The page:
Progress with Blender

This is an update on how I’m getting on with Blender. I spent some time reading and viewing tutorials about the Blender interface, and it is unusual in many way. There are dozens and dozens of menus, panel, screens, and many of the buttons are small on my not-so-big screen (see above). That’s not so good for my ageing eyes.

I decided to try some of the tutorials on how to build a simple house, and eventually I ended up with above. A grey house on a grey background in Blender’s 3D view window. I then tried to recreate the above without looking at the tutorial, but before I get into that, I’m going to mention “rendering”.

Rendering is the name of the process for converting the 3D model, whatever it is, into a image that can be used on the web, or as input for further processing using a different program such as the GIMP. It is during this stage that colours and textures get applied. Below is the image resulting from the rendering of the model above. I didn’t do any colouring or apply any textures so it still looks very grey.

As I said I now attempted to draw the house from scratch, not using the tutorial. It took me some time, but eventually I managed to create the model below.

As you can see, I forgot to create the eaves, but apart from that I managed to recreate something like the tutorial model. I should have planned the house properly before I started it. I could correct it in Blender, but it is easier, with such a simple model, to start again.

I’d read or watched a tutorial where materials were applied to a model to, among other things, apply colour to the scene. “Scene” in blender means a single model that can be worked on, such as the houses, backgrounds and lighting in the models above. I decided to render my house, and to colour it in the process, and ended up with the following image. The green area that the house stands on is an object in the scene that I created and coloured, a large flat “mesh”. In Blender your work sort of floats in space, although there is something called “Physics” that I haven’t investigated yet, that may change that.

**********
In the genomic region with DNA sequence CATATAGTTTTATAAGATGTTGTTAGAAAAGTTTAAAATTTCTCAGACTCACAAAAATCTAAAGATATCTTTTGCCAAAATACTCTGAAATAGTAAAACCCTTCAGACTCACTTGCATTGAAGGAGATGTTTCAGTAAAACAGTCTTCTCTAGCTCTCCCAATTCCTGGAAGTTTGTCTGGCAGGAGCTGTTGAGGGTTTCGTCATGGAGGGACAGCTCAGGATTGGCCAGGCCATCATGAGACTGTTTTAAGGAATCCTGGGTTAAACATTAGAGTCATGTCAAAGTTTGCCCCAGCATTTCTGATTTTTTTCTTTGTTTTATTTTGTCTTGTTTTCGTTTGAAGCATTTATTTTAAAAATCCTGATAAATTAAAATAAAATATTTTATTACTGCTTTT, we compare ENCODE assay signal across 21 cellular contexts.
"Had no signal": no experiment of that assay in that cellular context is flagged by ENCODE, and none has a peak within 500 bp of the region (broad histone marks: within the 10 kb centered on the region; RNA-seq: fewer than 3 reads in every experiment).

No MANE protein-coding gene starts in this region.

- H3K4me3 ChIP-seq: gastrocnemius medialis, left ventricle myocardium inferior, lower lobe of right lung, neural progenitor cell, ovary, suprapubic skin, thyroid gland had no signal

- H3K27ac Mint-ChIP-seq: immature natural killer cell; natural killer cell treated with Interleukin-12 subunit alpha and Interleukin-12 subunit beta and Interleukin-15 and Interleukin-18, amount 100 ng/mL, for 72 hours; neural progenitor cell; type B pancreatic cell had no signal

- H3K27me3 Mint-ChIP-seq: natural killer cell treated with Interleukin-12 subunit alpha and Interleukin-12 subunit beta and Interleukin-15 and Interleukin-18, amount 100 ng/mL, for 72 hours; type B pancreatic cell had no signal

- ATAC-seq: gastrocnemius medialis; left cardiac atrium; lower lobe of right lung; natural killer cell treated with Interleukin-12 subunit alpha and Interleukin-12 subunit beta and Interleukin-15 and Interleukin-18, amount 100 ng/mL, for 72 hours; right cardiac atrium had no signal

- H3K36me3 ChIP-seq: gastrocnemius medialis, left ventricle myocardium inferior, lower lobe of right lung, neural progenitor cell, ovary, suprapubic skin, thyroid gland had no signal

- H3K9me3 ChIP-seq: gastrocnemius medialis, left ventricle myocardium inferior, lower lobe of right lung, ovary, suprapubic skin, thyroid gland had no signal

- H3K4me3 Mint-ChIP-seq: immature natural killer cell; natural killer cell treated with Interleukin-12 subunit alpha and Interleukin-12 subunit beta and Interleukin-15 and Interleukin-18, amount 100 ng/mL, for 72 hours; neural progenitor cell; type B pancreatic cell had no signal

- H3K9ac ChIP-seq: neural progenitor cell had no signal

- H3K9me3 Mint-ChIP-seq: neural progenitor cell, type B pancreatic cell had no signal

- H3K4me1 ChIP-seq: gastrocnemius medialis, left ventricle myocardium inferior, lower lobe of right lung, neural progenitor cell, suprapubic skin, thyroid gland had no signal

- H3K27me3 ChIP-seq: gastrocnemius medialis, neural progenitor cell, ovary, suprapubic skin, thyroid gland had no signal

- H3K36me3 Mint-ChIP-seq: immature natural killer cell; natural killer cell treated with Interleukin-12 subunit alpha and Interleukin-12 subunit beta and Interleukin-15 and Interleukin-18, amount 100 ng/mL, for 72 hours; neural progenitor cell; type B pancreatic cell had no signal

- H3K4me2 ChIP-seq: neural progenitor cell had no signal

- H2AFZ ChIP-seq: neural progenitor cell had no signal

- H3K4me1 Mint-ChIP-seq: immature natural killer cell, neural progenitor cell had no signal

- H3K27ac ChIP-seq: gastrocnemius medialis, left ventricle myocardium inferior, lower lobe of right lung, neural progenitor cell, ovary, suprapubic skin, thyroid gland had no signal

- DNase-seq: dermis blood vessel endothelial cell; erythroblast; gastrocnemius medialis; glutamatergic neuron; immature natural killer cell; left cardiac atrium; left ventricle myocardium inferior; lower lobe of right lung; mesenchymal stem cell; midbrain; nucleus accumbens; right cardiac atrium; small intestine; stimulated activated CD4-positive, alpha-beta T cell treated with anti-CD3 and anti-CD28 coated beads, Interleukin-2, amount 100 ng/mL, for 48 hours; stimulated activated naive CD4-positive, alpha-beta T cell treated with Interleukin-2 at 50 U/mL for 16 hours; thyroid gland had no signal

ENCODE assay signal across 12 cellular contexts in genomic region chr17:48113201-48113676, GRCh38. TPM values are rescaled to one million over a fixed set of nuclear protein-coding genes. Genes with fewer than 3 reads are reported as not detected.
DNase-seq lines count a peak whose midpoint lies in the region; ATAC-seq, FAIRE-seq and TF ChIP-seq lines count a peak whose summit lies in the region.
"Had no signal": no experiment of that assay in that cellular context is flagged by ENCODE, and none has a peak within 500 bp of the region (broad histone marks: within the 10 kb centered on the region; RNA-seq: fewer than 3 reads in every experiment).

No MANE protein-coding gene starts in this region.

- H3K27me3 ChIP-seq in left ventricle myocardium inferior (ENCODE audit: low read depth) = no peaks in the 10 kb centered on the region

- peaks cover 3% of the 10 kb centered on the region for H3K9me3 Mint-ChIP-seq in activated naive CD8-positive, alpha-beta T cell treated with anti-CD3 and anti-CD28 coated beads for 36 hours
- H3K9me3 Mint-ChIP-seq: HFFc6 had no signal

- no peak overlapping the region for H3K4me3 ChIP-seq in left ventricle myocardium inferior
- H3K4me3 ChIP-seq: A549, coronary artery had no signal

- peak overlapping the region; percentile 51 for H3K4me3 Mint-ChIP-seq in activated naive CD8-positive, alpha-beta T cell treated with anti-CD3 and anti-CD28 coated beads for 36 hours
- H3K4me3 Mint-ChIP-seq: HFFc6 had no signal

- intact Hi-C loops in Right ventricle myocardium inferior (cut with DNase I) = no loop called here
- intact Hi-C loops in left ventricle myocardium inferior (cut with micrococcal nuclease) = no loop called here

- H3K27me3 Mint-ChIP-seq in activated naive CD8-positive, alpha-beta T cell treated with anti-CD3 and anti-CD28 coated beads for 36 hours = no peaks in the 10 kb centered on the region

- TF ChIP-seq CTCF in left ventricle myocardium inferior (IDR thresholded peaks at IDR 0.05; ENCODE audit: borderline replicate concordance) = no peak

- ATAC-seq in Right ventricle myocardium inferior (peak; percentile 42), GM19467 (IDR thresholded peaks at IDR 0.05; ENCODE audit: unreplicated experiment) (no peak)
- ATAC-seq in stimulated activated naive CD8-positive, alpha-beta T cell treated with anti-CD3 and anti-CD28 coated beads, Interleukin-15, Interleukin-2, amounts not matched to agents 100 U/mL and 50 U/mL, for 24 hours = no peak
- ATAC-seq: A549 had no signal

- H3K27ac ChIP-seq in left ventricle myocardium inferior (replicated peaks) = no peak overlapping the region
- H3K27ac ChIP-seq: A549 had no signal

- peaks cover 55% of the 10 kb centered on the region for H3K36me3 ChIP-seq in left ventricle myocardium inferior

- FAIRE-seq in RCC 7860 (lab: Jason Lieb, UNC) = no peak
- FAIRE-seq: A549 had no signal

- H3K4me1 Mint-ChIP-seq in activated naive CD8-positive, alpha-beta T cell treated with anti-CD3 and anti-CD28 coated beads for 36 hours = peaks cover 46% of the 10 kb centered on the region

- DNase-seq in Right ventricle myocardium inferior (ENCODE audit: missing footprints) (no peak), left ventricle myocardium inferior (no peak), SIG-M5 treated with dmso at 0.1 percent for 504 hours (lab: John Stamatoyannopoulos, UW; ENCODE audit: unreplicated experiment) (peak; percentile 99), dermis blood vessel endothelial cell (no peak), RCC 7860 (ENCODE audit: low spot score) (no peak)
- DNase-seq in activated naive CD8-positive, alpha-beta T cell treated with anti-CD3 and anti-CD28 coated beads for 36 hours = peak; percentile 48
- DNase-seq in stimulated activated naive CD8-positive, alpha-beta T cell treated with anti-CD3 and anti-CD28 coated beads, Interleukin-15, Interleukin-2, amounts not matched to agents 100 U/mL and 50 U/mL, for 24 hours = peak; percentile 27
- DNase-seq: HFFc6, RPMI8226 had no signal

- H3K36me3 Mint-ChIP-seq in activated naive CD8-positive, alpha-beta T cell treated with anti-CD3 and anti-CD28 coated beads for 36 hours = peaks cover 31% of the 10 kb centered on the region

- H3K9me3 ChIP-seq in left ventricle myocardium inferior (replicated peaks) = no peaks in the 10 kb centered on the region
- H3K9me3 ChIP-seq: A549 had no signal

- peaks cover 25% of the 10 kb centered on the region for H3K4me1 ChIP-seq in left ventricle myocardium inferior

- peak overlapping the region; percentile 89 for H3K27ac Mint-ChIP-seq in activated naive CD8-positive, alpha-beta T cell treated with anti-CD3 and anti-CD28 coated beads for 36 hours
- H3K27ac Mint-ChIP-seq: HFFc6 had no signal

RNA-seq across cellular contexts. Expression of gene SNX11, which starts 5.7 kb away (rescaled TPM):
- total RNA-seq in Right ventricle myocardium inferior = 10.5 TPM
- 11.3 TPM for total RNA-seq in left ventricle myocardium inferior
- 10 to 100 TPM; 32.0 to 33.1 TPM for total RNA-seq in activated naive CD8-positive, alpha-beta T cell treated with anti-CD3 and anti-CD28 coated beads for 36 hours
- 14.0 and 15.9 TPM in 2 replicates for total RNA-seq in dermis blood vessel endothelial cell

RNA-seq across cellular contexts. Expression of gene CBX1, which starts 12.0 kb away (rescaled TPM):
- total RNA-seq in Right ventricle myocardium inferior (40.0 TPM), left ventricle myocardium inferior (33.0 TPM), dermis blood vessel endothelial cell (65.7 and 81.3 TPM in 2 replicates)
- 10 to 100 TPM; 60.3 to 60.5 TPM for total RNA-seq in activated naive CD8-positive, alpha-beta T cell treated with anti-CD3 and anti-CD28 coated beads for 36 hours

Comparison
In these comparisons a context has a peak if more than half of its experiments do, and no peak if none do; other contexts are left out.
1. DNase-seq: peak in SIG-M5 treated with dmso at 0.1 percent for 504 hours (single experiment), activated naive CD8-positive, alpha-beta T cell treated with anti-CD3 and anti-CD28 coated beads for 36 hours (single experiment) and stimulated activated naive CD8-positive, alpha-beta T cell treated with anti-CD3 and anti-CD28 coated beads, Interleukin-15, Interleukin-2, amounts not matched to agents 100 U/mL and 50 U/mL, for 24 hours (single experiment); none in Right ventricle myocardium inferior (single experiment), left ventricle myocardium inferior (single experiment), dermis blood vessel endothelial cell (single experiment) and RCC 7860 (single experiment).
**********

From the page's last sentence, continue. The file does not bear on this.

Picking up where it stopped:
I continued to familiarise myself with the Blender interface by playing around with house models, and then I decided to try to recreate my UFO from the GIMP in blender. Here it is, in Blender. Unfortunately, the image is quite small.

And here’s a rendered view. I coloured it black and white, so it doesn’t look too impressive and the light levels are a bit low.

I restarted building the UFO, and here’s a screenshot of the second version. This time it should be more visible. It’s view of the mesh that creates the shape of the UFO. Its skeleton, if you like.

And finally for this post, here’s a rendered image of the UFO. AS you can see, it’s a bit chunky, but I’ll be investigating how to smooth it out.

I’m deliberately not going into detail on how I built these images, since they only use the really basic tools, (the UFO is just a squashed sphere for example), and there are many good Blender tutorials on the Internet. If I find some process or facility that I find interesting, I might go into detail, and when I start building a full image, I may post the various steps that got me to the end result.

Please read my books. The paperback versions can be found Amazon, and the eBooks can be found there or at your favourite eBook store. I mainly write fantasy fiction.

This entry was posted in Blender, Computing, Drawing, Internet, Science, The GIMP and tagged , , , , , , , , , , , . Bookmark the permalink.

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